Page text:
Austyn Johnson, founder at Colchester-based Mortgages for Actors“Residential mortgage enquiries went through the roof for us in February. We have had a huge amount of enquiries overall, with buy-to-let the only subdued area of the market. Usually, in property, demand for buy-to-let will be much more common due to each client wanting more than one, but it’s good to see that our first-time buyer clients are looking to buy a home. Hopefully, the solicitors will not let them down so they can all complete.”

Charlie Lamdin, property expert at Moving Home With Charlie: “Everyone is underestimating how many downward pressures there are on house prices, and how long they will remain in place. Even if there is the occasional month of ‘stabilisation’, we are at the beginning of a long downward trend in average house prices. Land Registry figures only include around 40% of transactions so they are not an accurate measure, and are subject to revision for up to 13 months. Prices will not bottom out until 2024 at the earliest. There is very little transparency on what is happening at the coal face of transactions, but we know that transaction numbers are around 15% down on their pre-Covid 5-year average. It’s not a lack of demand that’s the problem, as there is still plenty of interest and desire for property. It’s a lack of available finance to pay last year’s prices, which is what sellers are holding out for.”

Ross McMillan, owner at Glasgow-based Blue Fish Mortgage Solutions“The Scottish market is showing surprising signs of resilience in 2023 so far. Prices appear stable as the battle between supply and demand continues and the rabid desperation of agents for new stock shows that an imbalance remains. Demand from residential buyers remains robust but, with increased uncertainty on several fronts, buy-to-let investors are mostly dormant. Home Report valuations are finally now appearing to more accurately reflect current market conditions, with sellers showing signs of more willingness to accept offers around this. Subsequently, first-time buyer activity is beginning to sparkle again now that greater confidence exists. People are able to secure their first home without having to sell a kidney or empty their parent’s savings accounts.”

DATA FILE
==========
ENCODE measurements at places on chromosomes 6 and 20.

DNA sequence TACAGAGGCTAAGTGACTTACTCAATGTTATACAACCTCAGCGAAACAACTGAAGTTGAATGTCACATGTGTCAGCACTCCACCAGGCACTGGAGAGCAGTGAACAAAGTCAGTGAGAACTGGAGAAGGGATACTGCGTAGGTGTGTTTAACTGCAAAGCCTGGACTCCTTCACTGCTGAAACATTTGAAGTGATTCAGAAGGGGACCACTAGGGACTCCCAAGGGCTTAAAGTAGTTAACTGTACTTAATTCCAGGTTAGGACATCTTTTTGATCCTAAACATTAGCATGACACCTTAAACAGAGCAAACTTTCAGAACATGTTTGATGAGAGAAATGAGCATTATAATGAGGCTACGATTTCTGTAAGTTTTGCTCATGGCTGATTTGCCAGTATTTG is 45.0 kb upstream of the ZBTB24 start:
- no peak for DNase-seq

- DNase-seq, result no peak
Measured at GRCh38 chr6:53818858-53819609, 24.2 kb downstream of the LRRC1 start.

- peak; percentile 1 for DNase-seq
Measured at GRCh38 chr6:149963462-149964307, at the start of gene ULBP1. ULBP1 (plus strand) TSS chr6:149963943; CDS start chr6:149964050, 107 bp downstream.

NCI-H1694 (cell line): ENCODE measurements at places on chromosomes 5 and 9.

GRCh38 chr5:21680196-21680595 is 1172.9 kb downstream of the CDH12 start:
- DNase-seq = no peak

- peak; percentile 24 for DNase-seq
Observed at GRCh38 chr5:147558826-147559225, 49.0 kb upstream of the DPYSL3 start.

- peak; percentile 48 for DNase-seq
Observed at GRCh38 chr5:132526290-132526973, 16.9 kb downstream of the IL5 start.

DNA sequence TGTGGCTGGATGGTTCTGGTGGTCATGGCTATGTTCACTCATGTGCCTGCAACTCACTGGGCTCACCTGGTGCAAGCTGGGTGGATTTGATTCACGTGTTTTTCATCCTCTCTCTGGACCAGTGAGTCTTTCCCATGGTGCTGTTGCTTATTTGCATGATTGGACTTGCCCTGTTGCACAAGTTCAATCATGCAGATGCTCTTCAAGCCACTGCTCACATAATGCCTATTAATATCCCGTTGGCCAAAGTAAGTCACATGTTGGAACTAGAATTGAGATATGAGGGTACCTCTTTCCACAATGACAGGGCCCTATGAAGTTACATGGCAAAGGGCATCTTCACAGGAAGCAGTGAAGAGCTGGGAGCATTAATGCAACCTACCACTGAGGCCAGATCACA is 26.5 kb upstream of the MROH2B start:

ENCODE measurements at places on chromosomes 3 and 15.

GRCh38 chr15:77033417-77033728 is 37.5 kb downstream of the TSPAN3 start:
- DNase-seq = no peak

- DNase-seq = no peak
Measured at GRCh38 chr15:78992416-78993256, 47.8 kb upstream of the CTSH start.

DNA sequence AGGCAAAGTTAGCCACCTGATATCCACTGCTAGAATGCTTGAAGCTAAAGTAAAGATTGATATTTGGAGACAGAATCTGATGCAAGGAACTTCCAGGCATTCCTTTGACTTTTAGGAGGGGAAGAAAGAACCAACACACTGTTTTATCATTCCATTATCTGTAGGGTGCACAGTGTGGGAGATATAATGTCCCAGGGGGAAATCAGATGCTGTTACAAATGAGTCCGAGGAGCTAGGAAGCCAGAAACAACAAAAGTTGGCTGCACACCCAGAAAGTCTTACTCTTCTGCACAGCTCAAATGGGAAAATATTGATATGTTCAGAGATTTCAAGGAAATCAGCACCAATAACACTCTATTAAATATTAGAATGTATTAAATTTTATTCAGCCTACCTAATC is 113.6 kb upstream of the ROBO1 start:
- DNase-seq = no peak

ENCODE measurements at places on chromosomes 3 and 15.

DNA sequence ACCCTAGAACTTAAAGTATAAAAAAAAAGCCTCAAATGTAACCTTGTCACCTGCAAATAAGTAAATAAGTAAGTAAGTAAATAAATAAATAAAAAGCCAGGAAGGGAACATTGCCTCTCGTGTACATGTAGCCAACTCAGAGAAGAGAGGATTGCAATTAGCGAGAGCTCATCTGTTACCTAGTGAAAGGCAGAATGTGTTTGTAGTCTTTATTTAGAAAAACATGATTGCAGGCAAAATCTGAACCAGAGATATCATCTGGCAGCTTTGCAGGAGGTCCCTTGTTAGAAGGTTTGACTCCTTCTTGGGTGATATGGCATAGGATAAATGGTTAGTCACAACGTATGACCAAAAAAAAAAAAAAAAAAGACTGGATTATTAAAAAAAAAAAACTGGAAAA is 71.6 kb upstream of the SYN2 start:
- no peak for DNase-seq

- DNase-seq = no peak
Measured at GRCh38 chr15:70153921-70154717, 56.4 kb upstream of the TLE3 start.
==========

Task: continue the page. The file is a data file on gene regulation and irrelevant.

Justin Moy, founder at Chelmsford-based mortgage broker, EHF Mortgages“It’s hard to gauge the market as some of the property purchases currently taking place are still on the old rates from last summer. There has been an upturn in properties available for sale in our local area, so activity is better due to increased supply. Many are those properties being offloaded by ‘accidental landlords’, typically 2-3 bedroom properties evident by the ‘no-onward chain’ moniker. The prohibitive cost of renting locally is still making property ownership attractive, and first-time buyers will be attracted to these properties hitting the local market. Landlords have made their money over the past 7-8 years, and if sold at the right prices, they will in turn feed the local first-time buyer market. Very interesting sub-market, almost an orchestrated plan if you didn’t know better.”